Between lesson planning, parent conferences, and grading homework, you may find that you have little time (or energy) left over to look for great tools to help you teach math in your BYOD classroom. Don’t fret! I’ve pulled together five of my favorites that you might like to try.
National Library of Virtual Manipulatives
Manipulatives are great to use when it comes to helping students bridge concrete concepts into more abstract reasoning. The National Library of Virtual Manipulatives has developed a strong collection of manipulatives and simulations to help your students do just that.
Place your mouse over the intersection on the grid of the grade level of your students and the content/skill you’re teaching, and you’ll be served up a nice list digital supports that your students can use right away. Locate the specific tool and then share the link with your students. Your device will need to be Java-friendly to make use of these tools. If your device or browser is not Java-friendly, then consider Math Playground, Houghton Mifflin Harcourt’s iTools, or, if you have an iOS device, try Virtual Manipulatives!.
Wolfram-Alpha for Mathematics
Known for their research and content, Wolfram-Alpha will help students visualize and better understand math concepts by allowing them to adjust calculations to see the effects. Though elementary math is covered, this tool is better suited for secondary students. And if you like how Wolfram-Alpha presents math concepts, you may want to check out their main landing page to explore additional options.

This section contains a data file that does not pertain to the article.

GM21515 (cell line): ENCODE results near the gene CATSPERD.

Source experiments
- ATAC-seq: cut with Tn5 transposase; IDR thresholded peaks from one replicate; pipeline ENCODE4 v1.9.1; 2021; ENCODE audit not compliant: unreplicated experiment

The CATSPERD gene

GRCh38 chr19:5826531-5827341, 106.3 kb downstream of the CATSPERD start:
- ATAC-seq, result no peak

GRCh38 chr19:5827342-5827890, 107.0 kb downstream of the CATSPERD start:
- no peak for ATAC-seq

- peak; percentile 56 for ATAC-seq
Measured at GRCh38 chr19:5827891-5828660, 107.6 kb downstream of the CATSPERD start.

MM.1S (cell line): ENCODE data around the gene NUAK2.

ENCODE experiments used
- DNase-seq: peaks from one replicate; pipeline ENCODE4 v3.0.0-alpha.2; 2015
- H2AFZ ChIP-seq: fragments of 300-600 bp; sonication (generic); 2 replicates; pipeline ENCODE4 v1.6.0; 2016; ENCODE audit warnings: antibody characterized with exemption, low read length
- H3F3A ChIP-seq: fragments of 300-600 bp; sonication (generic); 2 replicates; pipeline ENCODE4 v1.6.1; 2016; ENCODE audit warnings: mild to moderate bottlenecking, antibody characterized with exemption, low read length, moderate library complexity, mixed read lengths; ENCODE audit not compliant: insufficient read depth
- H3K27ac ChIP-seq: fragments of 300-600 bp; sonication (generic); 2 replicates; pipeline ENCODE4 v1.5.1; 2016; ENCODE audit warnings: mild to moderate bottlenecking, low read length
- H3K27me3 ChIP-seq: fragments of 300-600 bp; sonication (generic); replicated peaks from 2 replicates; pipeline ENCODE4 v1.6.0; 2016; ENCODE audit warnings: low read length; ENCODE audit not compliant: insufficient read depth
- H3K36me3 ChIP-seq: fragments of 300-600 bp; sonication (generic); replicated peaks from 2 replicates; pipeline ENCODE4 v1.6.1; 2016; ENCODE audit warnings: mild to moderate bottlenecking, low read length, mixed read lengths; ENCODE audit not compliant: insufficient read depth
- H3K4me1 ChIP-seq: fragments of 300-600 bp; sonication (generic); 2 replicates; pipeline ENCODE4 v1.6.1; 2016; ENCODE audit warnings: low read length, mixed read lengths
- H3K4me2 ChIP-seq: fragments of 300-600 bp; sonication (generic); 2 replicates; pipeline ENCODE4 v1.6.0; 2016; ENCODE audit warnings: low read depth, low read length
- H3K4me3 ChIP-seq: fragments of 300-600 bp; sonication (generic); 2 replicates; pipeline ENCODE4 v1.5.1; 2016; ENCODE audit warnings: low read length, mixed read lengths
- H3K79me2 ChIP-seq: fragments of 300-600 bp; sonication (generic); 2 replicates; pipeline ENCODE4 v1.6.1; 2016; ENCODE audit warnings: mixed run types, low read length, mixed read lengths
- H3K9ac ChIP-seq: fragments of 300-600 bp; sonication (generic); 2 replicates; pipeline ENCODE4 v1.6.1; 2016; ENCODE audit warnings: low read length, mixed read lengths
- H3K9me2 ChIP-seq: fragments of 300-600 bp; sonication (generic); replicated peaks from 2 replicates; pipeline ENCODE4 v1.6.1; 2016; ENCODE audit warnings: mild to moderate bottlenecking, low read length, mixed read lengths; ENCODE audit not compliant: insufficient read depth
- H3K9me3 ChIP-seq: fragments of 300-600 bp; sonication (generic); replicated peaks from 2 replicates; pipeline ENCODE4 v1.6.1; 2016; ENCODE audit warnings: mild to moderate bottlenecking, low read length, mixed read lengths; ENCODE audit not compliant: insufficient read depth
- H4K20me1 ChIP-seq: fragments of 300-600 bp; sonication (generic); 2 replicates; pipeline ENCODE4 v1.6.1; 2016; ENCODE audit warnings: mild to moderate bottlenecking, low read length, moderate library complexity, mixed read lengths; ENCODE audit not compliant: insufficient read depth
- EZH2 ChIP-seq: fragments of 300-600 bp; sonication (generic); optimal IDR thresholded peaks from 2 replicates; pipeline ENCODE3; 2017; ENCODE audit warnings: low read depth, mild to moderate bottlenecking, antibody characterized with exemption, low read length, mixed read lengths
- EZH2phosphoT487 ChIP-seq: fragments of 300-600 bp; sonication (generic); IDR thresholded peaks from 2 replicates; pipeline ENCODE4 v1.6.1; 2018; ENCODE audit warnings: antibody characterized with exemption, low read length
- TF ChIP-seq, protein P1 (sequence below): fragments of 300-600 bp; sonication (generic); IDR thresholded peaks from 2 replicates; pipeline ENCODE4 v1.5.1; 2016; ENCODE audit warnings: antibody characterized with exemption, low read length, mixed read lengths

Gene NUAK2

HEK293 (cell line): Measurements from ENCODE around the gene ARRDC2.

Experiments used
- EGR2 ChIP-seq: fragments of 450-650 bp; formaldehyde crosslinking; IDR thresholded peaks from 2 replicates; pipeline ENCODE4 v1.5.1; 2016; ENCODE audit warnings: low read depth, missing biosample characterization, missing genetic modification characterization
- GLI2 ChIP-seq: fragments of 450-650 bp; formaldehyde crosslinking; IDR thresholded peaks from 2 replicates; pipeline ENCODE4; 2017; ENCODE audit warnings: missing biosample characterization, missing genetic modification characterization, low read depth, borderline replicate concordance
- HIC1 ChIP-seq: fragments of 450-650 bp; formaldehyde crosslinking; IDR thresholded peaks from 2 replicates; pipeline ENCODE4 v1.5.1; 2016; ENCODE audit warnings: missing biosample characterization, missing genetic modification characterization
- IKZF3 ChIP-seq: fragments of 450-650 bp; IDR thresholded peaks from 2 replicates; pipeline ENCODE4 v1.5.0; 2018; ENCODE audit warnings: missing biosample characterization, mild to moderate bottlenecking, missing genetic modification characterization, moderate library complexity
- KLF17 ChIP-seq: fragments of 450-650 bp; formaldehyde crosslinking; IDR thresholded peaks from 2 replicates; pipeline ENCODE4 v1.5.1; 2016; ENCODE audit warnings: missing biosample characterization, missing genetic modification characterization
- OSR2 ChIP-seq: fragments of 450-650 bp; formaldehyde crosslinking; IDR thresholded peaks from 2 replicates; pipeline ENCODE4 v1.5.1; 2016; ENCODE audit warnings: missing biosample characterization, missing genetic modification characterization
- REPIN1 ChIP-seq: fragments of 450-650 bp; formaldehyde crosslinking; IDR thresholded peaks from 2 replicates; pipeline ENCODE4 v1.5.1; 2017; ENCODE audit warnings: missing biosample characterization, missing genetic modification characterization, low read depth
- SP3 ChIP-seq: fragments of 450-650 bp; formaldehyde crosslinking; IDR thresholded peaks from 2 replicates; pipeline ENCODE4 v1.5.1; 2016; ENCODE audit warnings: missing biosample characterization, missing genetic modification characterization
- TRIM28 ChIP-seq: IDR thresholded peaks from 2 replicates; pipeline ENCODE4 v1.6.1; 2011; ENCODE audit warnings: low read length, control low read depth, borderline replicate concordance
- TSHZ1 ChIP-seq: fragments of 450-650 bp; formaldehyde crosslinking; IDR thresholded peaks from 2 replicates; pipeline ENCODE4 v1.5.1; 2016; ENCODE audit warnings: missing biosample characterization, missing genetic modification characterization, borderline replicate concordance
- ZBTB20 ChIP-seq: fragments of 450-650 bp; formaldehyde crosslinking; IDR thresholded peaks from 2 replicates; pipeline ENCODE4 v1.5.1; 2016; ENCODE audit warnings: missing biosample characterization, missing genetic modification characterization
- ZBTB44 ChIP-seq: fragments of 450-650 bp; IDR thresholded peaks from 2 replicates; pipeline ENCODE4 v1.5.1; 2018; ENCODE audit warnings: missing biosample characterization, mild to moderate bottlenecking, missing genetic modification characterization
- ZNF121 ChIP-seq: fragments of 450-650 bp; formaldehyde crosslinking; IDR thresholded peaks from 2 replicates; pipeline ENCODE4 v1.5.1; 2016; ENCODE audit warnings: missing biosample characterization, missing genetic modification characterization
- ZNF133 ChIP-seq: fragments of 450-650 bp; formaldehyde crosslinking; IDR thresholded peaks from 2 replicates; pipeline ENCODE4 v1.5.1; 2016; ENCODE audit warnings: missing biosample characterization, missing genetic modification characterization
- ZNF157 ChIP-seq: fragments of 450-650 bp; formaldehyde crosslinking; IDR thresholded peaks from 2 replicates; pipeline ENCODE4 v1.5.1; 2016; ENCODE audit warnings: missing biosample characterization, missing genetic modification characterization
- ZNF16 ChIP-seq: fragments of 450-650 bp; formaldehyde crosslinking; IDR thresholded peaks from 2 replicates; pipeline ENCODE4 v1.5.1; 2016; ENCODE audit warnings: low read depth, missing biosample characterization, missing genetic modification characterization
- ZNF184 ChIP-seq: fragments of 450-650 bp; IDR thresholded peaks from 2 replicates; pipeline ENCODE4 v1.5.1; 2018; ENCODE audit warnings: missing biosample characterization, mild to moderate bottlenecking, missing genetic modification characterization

Calculators abound on the Internet. But what sets MyScript Calculator apart is that it actually interprets your handwriting and converts it to the appropriate math expression. This is a handy compromise when you want your students to practice writing expressions (as opposed to just tapping buttons) to reinforce the formula or theorem. You can find the MyScript Calculator app for both Android and iOS devices.
Geoboards are handy tools when having students learn about finding area and/or perimeter. And, as fun as that might be in and of itself, many students find shooting the rubber bands at each other even more entertaining. Here are several geoboards that solve the rubber band problem and still encourage students to explore the relationship between area and perimeter.
Math Learning Center’s Geoboard is a good tool that runs in your browser, gives you multiple colors of rubber bands, and even allows you to swap out boards of different sizes and shapes. With many other features, this is a great tool for elementary math teachers to use. You can also access it as an app on your iOS device, your Chromebook, or your Microsoft tablet.
Though not thought of as a math app, Doodle Buddy can be a excellent tool to support math instruction. Besides having students illustrate their problems using the drawing tools and stamps, they can also use the Dots and Boxes background for work with area, perimeter, plotting, and basic graphs. And don’t underestimate the power of students taking a photo to use as the background on which they draw, illustrate, and/or diagram. You can find Doodle Buddy in the iOS store as well as the Microsoft store.
Even if you don’t consider yourself a “math person,” you can still help your students acquire a passion for math by integrating various technology tools. And since your BYOD classroom will have a variety of devices to run these tools, consider sharing this list with your students. Even if one particular tool isn’t available for every type of device in your room, your students can branch out and find many similar ones that still allow them to practice the skills and demonstrate mastery as they think like mathematicians.
What other online tools and apps have you found helpful in teaching math? Drop us a comment below and become part of the conversation of sharing. We’d love to hear from you.